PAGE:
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Raccoons – Detection, Treatment, & Trapping

Categories: Critters & Pests
San Antonio is blessed with a lot of nature, including raccoons. Raccoons are interesting little critters. They are generally pictured as nature’s little bandits since they wear that Lone Ranger mask. They also have a ringed tail that kind of reminds me of prison stripes. When it comes to mischief, raccoons can be one of the hardest critters to deal with.

To understand the problem, it helps to understand just who raccoons are. Raccoons are pervasive in our culture. From Davy Crocket’s coonskin cap to cute cartoon characters, they are everywhere. How did they get that way, though? Mostly, it’s due to the behaviors that make them really tough pests to treat.


Raccoons are nocturnal, which means they sleep during the day and are busy at night. They usually don’t come out during the day unless they are either ill or very hungry. However, it’s incredibly dangerous for them. They are pretty low on the food chain since they are primarily scavengers.

In nature, they look for food like grubs so they have a lot of skill in scrounging. During the summer, they eat insects and frogs. Come winter; they revert to eating things like plants and fruits. In urban settings like San Antonio, they are naturally attracted to trash cans and other readily available food sources like pet food containers and even bird feeders.

Easy fix: put a cinder block on top of your garbage cans. That will keep raccoons from getting into your garbage or pet food containers. There are also many different manners of straps or giant rubber bands as well as locks but a cinder block usually does the trick. It’s also cheap to free. If you don’t live in San Antonio and have your pick of trash cans, there are many “locking” trash cans on the market.

Squirrel-proof bird feeders are also usually raccoon-proof as well. So that’s an easy fix. If you feed feral cats or maybe feed your dogs outside, don’t leave the food out overnight otherwise, you’re begging to also be feeding raccoons.

So, just where do those raccoons come from? They live in trees, usually in hollows. So, if you have a really big old tree, you may want to check if you have some freeloaders living there. They also love living in logs so check that awesome woodpile you have for your fireplace. Mind you, they are more likely to be living under a porch or a crawl space if your house has one. If those aren’t available, they have been known to find a safe place in your attic.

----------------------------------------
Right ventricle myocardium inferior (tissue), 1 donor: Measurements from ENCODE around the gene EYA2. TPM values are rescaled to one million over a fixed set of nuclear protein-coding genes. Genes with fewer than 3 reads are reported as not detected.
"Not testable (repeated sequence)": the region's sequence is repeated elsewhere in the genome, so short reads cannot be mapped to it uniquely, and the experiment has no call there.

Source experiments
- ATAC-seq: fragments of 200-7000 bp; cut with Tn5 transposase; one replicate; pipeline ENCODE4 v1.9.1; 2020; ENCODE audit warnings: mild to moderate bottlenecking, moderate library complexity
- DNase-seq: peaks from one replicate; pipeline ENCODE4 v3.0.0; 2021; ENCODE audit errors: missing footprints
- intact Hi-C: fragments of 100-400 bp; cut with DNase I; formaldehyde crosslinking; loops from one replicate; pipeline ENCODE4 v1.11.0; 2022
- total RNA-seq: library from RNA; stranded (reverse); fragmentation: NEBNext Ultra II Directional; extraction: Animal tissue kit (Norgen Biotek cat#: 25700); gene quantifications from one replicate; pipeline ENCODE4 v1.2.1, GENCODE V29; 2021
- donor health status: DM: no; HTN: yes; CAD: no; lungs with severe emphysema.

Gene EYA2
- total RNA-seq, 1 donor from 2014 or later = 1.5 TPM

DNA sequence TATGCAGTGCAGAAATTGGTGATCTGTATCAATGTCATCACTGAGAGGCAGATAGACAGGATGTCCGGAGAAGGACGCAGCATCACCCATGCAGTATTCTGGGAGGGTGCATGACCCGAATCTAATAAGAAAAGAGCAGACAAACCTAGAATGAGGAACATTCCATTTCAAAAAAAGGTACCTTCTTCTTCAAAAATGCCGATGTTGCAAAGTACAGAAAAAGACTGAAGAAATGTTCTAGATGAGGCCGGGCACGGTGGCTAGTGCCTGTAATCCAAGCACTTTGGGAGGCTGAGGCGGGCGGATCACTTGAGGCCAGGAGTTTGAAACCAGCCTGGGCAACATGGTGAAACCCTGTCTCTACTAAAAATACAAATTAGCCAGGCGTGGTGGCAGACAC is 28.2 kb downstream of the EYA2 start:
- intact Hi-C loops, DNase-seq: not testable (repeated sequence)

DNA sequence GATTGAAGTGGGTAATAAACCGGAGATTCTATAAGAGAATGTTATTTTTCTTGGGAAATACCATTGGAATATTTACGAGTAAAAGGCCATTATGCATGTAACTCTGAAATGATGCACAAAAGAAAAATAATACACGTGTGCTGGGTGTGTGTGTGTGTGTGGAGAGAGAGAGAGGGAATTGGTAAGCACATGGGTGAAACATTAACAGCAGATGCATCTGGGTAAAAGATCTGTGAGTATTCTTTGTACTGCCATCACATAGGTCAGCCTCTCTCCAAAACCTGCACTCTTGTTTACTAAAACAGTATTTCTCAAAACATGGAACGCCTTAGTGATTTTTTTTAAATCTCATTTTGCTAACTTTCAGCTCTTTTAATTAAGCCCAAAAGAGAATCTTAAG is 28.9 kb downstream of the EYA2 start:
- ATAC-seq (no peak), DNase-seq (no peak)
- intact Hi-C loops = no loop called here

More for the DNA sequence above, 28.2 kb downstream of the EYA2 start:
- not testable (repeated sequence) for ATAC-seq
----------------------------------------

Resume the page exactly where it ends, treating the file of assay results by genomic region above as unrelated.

Easy fix: Close off your crawlspace. Ditto for your attic. They usually get through holes in the soffit or other vents that are left open. Simply covering them with chicken wire can usually be enough to discourage them.

So, how do you know you have raccoons? Raccoons usually leave a fair amount of evidence behind. They are known to tump over trash cans if they aren’t weighted down. They also leave a ton of trash behind, including half-eaten pieces of food strewn about. This may also be a sign of having teenagers, but those are usually found inside the house. We can not treat infestations of teenagers, sorry. Raccoons are not always the most svelte of creatures so if they are getting into a crawlspace or a hole in your attic; it’s usually a pretty decent-sized hole. Raccoons also love your chimney. Ideally, a proper vent and spark arrestor is installed at the top of your chimney. If you don’t, you should get one.
san Antonio teenager raccoon infestation

This brings us to the other hard lesson learned reminder: check your chimney before you start a fire. Raccoons build nests. They may have built a nest inside your chimney. So, if you start a fire without having checked your chimney first, you may be starting a much larger fire than you anticipated.

Also, if the raccoons are in the chimney at the time, they may accidentally drop down into the fireplace in their eagerness to escape the heat. It has been known to happen and if it does, you have a very serious, potentially life-threatening problem on your hands. Having a licensed and bonded chimney sweep check your fireplace at the beginning of winter is a really good idea anyway.

Raccoons are actually not disease carriers for the most part. However, they have been known to carry rabies-like skunks and bats. This alone is a good reason to control your raccoon population.


Raccoons are actually pretty easy to get rid of. If you simply follow our tips for keeping them from getting food and making it hard for them to nest, they go away. However, if they are a real problem for you, then getting a pro like our Pest Service to live to trap them is a good idea. Instead of using poisonous baits, we recommend live trapping where they can be relocated somewhere away from your house.

If you haven’t ever trapped animals, now isn’t the time to start. Leave that to the professionals, please. Give us a call today at 210-653-9700, and we’ll help secure your home from raccoons. Sorry, but you’ll have to secure your house from teenagers yourself.